return new City(rs.getLong("id"), rs.getString("name"), rs.getInt("population"));

The CityMapper maps a row of a result set to the City record.

Note: Since Java records are immutable and do not follow the Java Beans specification, we cannot use the BeanPropertyRowMapper; we have to create our own mapper or use DataClassRowMapper.

package com.zetcode.service;

import com.zetcode.model.City;

import java.util.List;

public interface ICityService {

    List<City> findAll();
    City findById(Long id);

We have two contract methods.

package com.zetcode.service;

import com.zetcode.mapper.CityMapper;
import com.zetcode.model.City;
import org.springframework.jdbc.core.JdbcTemplate;
import org.springframework.stereotype.Service;

import java.util.List;

public class CityService implements ICityService {
    private final JdbcTemplate jtm;

    public CityService(JdbcTemplate jtm) {
        this.jtm = jtm;

    public List<City> findAll() {

        String sql = "SELECT * FROM cities";

        return jtm.query(sql, new CityMapper());

    public City findById(Long id) {

        String sql = "SELECT * FROM cities WHERE id = ?";

        return jtm.queryForObject(sql, new CityMapper(), id);

We have the implementations of the two contract methods, using the CityMapper.

package com.zetcode;

import com.zetcode.service.ICityService;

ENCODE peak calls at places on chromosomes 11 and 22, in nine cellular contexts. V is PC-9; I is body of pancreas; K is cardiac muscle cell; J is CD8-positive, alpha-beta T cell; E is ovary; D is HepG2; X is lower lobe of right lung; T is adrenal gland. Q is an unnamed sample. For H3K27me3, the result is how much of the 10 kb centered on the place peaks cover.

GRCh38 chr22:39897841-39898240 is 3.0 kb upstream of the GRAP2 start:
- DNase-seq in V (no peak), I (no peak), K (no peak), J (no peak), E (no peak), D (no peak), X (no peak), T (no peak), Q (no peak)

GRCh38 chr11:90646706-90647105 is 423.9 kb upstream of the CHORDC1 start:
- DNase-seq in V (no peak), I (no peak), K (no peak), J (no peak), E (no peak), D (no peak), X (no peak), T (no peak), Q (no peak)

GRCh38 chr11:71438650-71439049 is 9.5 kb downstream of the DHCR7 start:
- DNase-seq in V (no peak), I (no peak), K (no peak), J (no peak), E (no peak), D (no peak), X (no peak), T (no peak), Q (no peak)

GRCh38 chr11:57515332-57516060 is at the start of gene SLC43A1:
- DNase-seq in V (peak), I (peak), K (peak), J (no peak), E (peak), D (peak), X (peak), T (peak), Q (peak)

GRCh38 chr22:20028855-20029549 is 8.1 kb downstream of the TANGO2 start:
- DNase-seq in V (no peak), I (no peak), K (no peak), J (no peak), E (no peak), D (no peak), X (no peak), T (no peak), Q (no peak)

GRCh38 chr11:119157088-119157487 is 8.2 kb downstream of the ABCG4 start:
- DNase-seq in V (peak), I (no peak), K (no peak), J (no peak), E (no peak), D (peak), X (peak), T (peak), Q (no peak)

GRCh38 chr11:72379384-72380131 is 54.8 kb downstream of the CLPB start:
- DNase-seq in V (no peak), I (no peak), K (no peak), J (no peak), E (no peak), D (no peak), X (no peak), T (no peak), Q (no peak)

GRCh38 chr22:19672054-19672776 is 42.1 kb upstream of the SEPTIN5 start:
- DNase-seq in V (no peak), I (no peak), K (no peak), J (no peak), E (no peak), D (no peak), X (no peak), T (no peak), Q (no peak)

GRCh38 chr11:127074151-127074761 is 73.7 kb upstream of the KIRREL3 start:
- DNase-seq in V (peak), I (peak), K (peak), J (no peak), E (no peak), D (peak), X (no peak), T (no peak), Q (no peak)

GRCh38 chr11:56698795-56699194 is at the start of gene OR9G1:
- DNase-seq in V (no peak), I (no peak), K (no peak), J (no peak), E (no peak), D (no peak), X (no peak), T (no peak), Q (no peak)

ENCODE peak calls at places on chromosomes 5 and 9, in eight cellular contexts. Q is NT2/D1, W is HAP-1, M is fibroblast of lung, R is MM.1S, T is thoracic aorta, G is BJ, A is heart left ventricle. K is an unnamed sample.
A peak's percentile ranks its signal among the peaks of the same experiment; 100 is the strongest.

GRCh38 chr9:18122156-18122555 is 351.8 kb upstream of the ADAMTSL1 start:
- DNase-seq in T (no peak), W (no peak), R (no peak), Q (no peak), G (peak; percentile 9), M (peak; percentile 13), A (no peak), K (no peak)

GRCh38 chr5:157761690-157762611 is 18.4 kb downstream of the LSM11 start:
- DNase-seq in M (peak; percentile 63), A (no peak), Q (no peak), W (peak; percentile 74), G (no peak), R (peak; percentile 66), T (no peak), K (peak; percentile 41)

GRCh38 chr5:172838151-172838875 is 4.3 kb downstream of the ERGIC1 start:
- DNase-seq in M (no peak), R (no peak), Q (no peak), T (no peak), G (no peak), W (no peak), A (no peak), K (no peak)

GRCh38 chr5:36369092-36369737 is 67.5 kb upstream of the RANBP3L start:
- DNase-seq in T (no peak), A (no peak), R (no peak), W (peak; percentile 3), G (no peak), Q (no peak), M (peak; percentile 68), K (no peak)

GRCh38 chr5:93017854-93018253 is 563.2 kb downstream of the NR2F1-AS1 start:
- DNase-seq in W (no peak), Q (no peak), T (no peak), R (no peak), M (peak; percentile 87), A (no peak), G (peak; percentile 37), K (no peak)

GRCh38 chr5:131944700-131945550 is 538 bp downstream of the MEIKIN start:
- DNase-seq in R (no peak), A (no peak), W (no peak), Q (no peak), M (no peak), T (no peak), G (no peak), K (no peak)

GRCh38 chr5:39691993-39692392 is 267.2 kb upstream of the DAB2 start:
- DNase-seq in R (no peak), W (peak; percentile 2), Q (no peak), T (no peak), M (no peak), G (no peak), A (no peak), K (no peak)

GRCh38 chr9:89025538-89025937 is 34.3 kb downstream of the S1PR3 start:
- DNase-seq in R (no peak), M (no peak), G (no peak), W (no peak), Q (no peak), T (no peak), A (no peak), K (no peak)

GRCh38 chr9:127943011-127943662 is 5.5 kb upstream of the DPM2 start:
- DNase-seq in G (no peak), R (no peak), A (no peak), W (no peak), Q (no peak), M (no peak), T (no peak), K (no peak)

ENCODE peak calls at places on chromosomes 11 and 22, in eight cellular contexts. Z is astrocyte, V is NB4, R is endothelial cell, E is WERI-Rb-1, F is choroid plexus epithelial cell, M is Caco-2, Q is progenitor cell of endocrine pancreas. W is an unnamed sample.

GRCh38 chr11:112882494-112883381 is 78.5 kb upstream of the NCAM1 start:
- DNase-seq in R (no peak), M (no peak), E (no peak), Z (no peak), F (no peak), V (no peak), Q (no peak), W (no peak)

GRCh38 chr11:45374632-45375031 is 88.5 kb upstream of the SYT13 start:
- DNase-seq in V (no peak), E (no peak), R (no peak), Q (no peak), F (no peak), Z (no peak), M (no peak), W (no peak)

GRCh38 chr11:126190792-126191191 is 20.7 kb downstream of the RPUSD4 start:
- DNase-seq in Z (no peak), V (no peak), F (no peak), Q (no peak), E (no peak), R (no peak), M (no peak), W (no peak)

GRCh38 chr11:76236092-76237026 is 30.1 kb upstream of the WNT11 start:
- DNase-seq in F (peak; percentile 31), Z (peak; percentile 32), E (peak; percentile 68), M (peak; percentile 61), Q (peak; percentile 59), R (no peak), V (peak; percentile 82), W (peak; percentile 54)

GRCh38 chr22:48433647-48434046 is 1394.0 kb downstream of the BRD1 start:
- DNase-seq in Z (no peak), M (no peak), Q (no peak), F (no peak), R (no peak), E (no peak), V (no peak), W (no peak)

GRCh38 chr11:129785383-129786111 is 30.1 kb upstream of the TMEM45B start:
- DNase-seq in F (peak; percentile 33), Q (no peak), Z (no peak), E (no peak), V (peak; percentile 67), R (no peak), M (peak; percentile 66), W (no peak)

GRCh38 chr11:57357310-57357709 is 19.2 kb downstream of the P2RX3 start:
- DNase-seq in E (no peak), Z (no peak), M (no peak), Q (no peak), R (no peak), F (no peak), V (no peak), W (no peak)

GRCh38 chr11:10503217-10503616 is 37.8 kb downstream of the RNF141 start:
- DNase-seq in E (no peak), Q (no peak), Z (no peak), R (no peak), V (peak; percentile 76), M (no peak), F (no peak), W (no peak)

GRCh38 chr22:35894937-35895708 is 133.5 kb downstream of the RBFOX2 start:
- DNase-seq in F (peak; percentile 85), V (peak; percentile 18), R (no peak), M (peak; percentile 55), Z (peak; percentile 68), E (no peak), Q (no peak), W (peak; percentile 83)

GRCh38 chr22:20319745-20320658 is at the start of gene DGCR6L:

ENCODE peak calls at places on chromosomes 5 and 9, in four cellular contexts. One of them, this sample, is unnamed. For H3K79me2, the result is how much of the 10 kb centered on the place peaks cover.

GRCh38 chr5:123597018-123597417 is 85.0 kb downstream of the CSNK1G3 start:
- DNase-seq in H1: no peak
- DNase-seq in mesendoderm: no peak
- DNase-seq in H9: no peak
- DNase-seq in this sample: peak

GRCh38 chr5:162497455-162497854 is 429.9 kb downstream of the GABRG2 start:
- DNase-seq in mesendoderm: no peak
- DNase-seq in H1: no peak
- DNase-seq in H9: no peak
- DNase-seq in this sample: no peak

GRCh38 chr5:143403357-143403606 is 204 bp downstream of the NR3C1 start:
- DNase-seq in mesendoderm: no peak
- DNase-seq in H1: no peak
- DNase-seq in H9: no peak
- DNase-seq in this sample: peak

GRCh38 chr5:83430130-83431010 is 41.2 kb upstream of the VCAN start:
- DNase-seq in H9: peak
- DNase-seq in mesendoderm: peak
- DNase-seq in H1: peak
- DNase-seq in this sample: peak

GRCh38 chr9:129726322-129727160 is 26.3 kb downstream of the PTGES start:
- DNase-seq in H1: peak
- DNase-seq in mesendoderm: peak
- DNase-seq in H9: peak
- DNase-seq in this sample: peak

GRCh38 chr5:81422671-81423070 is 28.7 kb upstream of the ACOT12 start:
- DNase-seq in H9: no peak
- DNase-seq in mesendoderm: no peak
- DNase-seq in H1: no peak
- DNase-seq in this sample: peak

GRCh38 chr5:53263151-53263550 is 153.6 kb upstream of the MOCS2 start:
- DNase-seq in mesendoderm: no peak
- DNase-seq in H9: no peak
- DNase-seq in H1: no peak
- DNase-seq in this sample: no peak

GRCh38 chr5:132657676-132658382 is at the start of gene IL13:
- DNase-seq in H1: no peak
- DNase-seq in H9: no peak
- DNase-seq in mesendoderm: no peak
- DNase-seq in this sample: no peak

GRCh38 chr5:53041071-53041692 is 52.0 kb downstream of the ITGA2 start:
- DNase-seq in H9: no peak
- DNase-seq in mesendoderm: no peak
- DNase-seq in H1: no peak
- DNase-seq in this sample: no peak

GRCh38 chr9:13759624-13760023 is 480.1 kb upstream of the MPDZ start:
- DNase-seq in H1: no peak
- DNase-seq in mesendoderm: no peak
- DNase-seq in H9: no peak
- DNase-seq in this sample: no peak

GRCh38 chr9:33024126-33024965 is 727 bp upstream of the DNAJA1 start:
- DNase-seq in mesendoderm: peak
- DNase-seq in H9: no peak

import org.springframework.boot.CommandLineRunner;
import org.springframework.stereotype.Component;

public class MyRunner implements CommandLineRunner {

    private final ICityService cityService;

    public MyRunner(ICityService cityService) {
        this.cityService = cityService;

    public void run(String... args) throws Exception {

        var city = cityService.findById(1L);

        var data = cityService.findAll();

In the MyRunner, we find one city by its Id and then find all cities.

package com.zetcode;

import org.springframework.boot.SpringApplication;
import org.springframework.boot.autoconfigure.SpringBootApplication;

public class Application {

    public static void main(String[] args) {
        SpringApplication.run(Application.class, args);

The Application sets up the Spring Boot application.

$ ./gradlew bootRun
City[id=1, name=Bratislava, population=432000]
[City[id=1, name=Bratislava, population=432000],
City[id=2, name=Budapest, population=1759000],
City[id=3, name=Prague, population=1280000],
City[id=4, name=Warsaw, population=1748000],
City[id=5, name=Los Angeles, population=3971000],
City[id=6, name=New York, population=8550000],
City[id=7, name=Edinburgh, population=464000],
City[id=8, name=Berlin, population=3671000]]

In this article we have worked with Spring Boot RowMapper.


My name is Jan Bodnar and I am a passionate programmer with many years of programming experience. I have been writing programming articles since 2007. So far, I have written over 1400 articles and 8 e-books. I have over eight years of experience in teaching programming.